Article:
It took Summer Xia and Portia Chen nearly five minutes to get out of Trader Joe’s line with their bagels, ground chicken, coconut milk, two bags of cut-and-peeled carrots and 24 bottles of alkaline water during the grocery store’s evening rush.
Despite routinely shopping groceries here two or three times a week, Xia, an economics pre-master student at USC, said she still felt overwhelmed when she found herself standing third-to-last in a queue that stretched through the 66-feet frozen section and wrapped around the shelves of oil and sauces in the next aisle.
Xia is not the only one overwhelmed. The store’s change this fall from multiple registers to a single queue has generated complaints among the USC community, including a student-initiated online petition that was posted Tuesday and called for the return to the old system or revisions on the current model. As of Monday morning, 456 people have signed the petition that was started by Sophie Jansen.
“Ever since it started, I thought they were just doing it as a trial and will realize that people didn't like it and go back,” said Jansen, a senior majoring in business administration. “My friend timed it the other day. It was six minutes 23 seconds on Tuesday at 2:25 p.m. That's in the middle of the week in the middle of the day, and it took her almost six and a half minutes to stand through the line.”
Jansen said she understood a single-line system is theoretically faster, but in practice, it blocked the shelves and made shopping both inconvenient and unfavorable for the sake of time.
Multiple Trader Joe’s employees told Annenberg Media they could not comment on the store’s line system or on the petition.
When freshman Riley Carlin first walked in the store to look at the plants and couldn’t see the end of the line, she moved on thinking that what she was buying didn’t deserve wasting time queuing, she said. However, after several times of walking in and out of the store, she finally stayed in the line on Thursday and ended up waiting “an embarrassingly short amount of time.”
“From my perspective, I really don't care one way or another,” said Carlin, who is majoring in applied and computational mathematics. “It's just math. We have x-number of cashiers and x-number of people in line. It's gonna go relatively the same speed. My only complaint is the line is in the middle of the store so if someone wants to get a meal or something, they have to cut through a long line of kids.”
Vicky Ma, a sophomore majoring in business administration who shopped with baskets more often than carts, gave up carrying a full basket down the stretching queue and complained about the inconvenience of moving it on the ground along the step-by-step advance of the line.
“It's better if they [Trader Joe’s] change back,” Ma said. “But that's the only grocery store we have in school, so we have to accept that. Now everything just looks terrifying, especially if you are in a rush or in a hurry for class. Freshmen come in that way so they think it's a natural thing to happen. For us, it's a huge change.”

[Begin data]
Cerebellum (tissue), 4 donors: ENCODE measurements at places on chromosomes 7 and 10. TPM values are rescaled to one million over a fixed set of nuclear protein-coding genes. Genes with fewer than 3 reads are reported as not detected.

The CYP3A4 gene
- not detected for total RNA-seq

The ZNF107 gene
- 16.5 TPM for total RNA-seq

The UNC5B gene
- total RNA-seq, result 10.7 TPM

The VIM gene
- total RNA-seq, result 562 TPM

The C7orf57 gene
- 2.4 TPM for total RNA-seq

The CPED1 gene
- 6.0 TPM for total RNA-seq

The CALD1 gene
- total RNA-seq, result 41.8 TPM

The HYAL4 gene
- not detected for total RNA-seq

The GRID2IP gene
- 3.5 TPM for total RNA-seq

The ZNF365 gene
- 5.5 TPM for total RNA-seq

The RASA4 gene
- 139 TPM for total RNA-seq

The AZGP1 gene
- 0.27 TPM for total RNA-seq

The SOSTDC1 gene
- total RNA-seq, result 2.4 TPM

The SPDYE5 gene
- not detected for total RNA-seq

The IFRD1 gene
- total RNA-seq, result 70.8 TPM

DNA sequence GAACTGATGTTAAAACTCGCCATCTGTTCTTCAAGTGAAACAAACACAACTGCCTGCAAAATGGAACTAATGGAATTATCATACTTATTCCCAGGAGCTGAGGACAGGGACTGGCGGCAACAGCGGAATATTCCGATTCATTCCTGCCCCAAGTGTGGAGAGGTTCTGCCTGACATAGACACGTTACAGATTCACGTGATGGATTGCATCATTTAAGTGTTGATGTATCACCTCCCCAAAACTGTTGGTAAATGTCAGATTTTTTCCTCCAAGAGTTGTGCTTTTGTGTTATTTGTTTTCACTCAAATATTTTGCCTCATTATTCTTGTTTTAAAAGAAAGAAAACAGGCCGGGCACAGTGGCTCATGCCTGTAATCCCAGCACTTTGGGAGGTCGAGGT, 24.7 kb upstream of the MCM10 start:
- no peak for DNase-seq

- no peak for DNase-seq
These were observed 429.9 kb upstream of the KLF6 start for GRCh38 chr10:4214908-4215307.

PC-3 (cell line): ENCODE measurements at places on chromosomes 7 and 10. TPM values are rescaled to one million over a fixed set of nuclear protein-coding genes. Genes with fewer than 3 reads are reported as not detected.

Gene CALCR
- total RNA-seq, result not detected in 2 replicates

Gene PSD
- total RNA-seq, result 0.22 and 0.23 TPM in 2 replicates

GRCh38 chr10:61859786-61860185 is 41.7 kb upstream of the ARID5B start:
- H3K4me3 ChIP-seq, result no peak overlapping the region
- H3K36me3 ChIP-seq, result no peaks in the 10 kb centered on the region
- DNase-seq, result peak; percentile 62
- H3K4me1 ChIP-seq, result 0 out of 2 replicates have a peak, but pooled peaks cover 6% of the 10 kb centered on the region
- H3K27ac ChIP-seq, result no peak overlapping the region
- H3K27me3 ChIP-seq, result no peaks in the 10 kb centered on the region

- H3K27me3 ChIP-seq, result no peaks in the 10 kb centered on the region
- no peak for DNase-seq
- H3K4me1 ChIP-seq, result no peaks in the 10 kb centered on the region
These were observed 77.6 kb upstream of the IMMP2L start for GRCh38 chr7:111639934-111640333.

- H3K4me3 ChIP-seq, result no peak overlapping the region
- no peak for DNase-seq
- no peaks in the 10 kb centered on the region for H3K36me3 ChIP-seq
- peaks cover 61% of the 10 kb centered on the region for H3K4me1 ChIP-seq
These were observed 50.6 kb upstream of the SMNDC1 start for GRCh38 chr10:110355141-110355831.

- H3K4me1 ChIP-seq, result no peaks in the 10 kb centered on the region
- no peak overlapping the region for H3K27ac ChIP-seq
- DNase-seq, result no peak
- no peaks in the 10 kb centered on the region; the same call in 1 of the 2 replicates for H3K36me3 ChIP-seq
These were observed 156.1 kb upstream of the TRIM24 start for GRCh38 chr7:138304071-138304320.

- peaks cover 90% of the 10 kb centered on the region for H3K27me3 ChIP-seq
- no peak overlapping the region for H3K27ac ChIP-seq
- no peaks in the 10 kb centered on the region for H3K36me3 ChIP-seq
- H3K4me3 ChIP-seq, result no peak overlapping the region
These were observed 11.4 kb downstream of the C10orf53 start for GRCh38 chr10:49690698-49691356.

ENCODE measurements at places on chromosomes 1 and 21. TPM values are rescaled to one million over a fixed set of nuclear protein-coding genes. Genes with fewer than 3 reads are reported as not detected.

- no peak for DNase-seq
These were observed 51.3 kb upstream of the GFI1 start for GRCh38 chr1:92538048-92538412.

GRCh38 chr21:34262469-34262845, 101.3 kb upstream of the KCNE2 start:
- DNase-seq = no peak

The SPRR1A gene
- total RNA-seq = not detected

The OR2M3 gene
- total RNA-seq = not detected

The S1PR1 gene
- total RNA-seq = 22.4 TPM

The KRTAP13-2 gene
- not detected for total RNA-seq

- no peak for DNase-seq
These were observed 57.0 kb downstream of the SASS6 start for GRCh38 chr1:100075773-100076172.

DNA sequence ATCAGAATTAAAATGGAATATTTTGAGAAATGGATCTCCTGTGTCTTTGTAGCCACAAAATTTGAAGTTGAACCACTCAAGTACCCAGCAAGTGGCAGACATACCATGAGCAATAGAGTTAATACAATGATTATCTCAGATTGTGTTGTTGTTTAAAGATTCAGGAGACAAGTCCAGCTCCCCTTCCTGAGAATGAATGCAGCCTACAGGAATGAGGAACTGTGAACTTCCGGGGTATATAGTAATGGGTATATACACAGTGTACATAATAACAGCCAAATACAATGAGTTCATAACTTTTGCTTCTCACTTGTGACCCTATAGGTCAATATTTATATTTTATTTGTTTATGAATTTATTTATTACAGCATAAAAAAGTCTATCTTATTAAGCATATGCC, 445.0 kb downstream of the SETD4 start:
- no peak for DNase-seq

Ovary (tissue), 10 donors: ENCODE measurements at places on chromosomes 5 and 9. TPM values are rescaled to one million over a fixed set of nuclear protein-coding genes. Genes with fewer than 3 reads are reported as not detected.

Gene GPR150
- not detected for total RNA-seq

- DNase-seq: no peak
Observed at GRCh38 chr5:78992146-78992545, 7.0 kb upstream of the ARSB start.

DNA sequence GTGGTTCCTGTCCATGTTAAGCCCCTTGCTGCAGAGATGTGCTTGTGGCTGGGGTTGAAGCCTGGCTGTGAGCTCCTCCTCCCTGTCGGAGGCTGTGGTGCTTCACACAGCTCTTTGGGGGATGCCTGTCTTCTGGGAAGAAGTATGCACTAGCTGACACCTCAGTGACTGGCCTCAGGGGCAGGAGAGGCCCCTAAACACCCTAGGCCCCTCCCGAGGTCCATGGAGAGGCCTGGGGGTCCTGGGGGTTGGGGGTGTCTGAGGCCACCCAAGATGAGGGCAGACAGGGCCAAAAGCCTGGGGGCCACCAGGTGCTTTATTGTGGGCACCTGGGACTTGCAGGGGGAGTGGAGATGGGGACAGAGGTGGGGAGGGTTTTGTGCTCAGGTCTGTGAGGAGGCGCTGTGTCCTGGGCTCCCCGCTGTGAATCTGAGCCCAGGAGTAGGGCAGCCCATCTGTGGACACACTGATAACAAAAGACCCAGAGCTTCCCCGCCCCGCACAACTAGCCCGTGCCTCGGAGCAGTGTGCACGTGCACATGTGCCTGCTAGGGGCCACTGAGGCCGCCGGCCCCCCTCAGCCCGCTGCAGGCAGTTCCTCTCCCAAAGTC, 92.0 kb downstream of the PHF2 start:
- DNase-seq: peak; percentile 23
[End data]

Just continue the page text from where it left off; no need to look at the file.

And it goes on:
Ma also suggested adding self-check registers like Target.
As a regular shopper who frequented Trader Joe’s for lunches and groceries, Jenn de la Fuente, an Annenberg professor of public relations, said with a single queue, customers might take “fewer spur of the moment” stops by the store, as “deliberate trips” that are planned for longer wait time become the new norm. To avoid crowding, de la Fuente decides to fix her coffee replenishing trips on Tuesdays when she gets on campus at 7:30 a.m. for classes, as well as to pick an advanced spot in her schedule to purchase the “last week of class snacks” for her students instead of before the last minute.
“The fact that you have to put so much thought into what seems like a really simple errand sort of takes some of the allure out of the convenience of it being right there,” de la Fuente said. “Just like anything when there is a change, everybody gets mad about it. Eventually, people will be just like ‘well it is what it is,’ but the period of dealing with it is a ‘drag’ for everybody.”
Sriram Dasu, an associate Marshall professor of data sciences and operations, suggested that an express lane that serves customers with far fewer items would help. And it might prompt people to adjust their shopping schedules in avoidance of peak hours. However, the more fundamental problem Trader Joe’s faced is limited capacity, he said.
"A long line creates a sense of crowding, which people don’t like," said Dasu, who researches queueing system and service operations with a focus on customer psychology. "Trader Joe’s may not have sufficient space for six lines, so they may have the necessity to create one. I don't think there is much difference in waiting time between single line and multiple lines, but if everybody wants to go in a hurry, the only solution is to add more capacity."
Although the petition to return to “the previously beloved Trader Joe's” somehow started as a joke between Jansen and a friend, Jansen does hope to show Trader Joe’s the prevalent dislike among students toward the new system.
“I think a lot of the problems is store size,” Jansen said. “A lot of it is psychology and perception. You know that Target had that type of zig-zag line, so instead of crowding the whole store, I think that would help.”
Clarification: This story has been updated on Monday, October 14 to better reflect the views of Vicky Ma and Sriram Dasu.